Reviewing records can reveal who endowed your church in its earliest days, who bought pews, who subscribed to a building fund or a minister's sustentation fund, or how a minister sustained themselves outside the church.

"Enslaved Hoonah girl" By Henry Brodeck for the Northwest Trading Company, after 1877

Twelve Presbyterians signed the Declaration of Independence, which complained, in part, that the British Crown had tried to "bring on the Inhabitants of our Frontiers, the merciless Indian Savages, whose known Rule of Warfare, is an undistinguished Destruction, of all Ages, Sexes and Conditions." Evidence suggests that in 1809 Gideon Blackburn illegally sold whiskey from his Maryville, Tenn. distillery to the Cherokee people, leading to the abrupt end of his mission work. Presbyterians were invited by the Western Cherokee to start a school in 1820 -- eventually becoming Dwight Mission -- and some acceded to the 1838 forced removal of Southeastern Indian people, while some resisted. Other Presbyterian missionaries, like Marcus Whitman, promoted overland white settlement of the far northwest. In 1847, Cayuse warriors held Marcus and Narcissa Whitman responsible for the 1847 measles epidemic that wiped out half the tribe, and nearly all of their children.

Reviewing records can reveal Presbyterian support for the so-called "civilizing mission" among indigenous people, from the promotion of English-only instruction, to the institutionalization of children, to the indenture of children at boarding schools.

Men at a center for braceros, 1958. From the Genie and Hector Zavaleta papers.

In the twentieth century, majority-white churches responded to the Civil Rights movement and the end of legal segregation in a variety of ways. Presbyteries, acknowledging the reality of white flight from city centers, spent money to develop new congregations in suburbs. Presbyteries also called on city churches to merge -- both to shepherd the resources of the whole church, and to create an "integrated church in an integrated society." In Juneau, Alaska, that merger meant removing a Tlingit minister from his church. In Troy, New York, the merger failed and the historic Black church was dissolved. In Tallahassee, Florida, a citywide council of Presbyterians was eager to plant Black churches, until one of those churches mobilized against segregated city buses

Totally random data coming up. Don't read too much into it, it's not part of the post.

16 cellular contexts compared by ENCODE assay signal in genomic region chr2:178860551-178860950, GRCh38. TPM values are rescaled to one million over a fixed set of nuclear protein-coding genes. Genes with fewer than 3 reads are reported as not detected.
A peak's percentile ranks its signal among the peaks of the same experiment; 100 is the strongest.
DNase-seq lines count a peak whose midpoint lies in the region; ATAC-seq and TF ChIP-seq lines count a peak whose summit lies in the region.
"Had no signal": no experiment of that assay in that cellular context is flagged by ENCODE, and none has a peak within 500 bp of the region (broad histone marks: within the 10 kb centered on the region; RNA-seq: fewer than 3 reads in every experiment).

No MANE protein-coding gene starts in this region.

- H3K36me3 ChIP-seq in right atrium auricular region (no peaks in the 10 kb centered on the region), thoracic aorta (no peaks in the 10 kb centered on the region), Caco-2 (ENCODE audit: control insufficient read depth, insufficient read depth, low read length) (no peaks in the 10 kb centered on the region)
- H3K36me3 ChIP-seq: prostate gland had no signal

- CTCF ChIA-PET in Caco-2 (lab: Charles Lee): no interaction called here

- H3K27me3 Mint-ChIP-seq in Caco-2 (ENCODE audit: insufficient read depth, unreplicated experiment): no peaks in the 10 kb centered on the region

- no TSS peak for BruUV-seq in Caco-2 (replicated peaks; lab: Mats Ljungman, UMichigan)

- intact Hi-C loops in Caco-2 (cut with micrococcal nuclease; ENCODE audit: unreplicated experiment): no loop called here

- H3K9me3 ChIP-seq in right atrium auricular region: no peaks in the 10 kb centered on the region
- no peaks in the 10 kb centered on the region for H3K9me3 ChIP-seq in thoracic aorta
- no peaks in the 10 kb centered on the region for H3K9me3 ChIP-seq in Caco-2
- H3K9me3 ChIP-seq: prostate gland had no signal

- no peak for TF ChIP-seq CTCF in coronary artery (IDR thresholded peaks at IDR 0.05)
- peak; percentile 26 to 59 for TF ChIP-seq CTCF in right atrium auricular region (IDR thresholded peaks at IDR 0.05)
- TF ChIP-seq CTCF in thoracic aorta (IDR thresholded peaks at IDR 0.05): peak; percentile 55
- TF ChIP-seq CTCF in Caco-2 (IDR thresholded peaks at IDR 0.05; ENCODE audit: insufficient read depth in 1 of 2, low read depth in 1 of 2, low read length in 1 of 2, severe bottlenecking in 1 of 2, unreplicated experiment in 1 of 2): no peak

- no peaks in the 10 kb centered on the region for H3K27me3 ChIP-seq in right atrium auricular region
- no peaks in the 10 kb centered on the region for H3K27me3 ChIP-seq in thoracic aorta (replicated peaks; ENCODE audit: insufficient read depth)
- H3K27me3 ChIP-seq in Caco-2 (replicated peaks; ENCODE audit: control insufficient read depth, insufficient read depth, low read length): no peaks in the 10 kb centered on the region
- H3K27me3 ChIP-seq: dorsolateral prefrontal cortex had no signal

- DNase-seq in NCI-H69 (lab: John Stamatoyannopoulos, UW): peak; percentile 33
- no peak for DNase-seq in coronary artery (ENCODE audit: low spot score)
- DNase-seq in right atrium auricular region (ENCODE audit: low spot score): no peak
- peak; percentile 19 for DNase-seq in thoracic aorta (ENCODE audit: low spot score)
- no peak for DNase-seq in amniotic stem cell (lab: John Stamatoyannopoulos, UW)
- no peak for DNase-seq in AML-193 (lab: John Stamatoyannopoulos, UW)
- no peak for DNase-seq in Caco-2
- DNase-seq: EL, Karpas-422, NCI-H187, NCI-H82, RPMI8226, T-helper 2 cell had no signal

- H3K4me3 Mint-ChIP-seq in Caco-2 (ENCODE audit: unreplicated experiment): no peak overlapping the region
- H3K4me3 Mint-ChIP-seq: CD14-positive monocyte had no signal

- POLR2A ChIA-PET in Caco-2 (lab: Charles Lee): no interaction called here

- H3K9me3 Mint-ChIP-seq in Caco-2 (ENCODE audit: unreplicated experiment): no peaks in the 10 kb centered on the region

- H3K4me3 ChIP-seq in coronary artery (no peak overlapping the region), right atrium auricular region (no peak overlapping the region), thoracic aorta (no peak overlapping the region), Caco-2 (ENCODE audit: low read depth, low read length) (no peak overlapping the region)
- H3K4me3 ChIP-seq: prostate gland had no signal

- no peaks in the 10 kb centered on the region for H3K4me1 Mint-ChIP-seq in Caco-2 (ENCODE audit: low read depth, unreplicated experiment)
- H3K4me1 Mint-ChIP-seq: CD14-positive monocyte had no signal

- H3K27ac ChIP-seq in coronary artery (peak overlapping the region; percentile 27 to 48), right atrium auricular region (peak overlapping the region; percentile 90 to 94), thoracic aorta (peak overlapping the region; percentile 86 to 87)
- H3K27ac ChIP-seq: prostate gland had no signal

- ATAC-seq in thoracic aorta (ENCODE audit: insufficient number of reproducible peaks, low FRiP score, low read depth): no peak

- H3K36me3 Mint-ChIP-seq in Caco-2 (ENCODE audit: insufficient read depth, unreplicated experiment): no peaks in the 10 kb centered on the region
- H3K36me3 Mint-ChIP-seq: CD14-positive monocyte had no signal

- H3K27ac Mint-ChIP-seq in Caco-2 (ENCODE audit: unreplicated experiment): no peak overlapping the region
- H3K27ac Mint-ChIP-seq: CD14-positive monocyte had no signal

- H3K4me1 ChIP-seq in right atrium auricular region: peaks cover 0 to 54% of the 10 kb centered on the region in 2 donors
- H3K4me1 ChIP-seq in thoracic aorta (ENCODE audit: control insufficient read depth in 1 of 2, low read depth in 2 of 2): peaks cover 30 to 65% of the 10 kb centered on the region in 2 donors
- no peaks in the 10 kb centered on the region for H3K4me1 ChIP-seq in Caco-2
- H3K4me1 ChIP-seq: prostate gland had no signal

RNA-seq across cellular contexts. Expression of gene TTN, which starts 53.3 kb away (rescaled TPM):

Reviewing records can reveal whether and how a congregation got money to support a move to the suburbs, how the congregation allocated mission spending, and how it supported the community around it.

Children reading in Sunday School, Puerto Rico. From RG 303.

Most congregations and presbyteries have mobilized groups of volunteers to read their records and take living peoples' testimony. Some have hired professional researchers.

There are merits to having a third party examine your past. Consider your positionality as a volunteer studying a group you and your family have belonged to for generations. Innately you will resist writing anything disparaging about them, regardless of the truth. Interested parties cannot help but meet truths with denial -- "That's not what I heard" "Well there's more than one side here" -- and this compromises the integrity of the process.

If your congregation has completed a self-study, please let us know. We'll add yours to the growing body of similar reflections. And stay tuned for more guidance from us on seeking out and using primary sources!

Learn more

Resources for Self Study on Racism

First Presbyterian Church Roanoke, and the Lynch Mob

Toward Abolition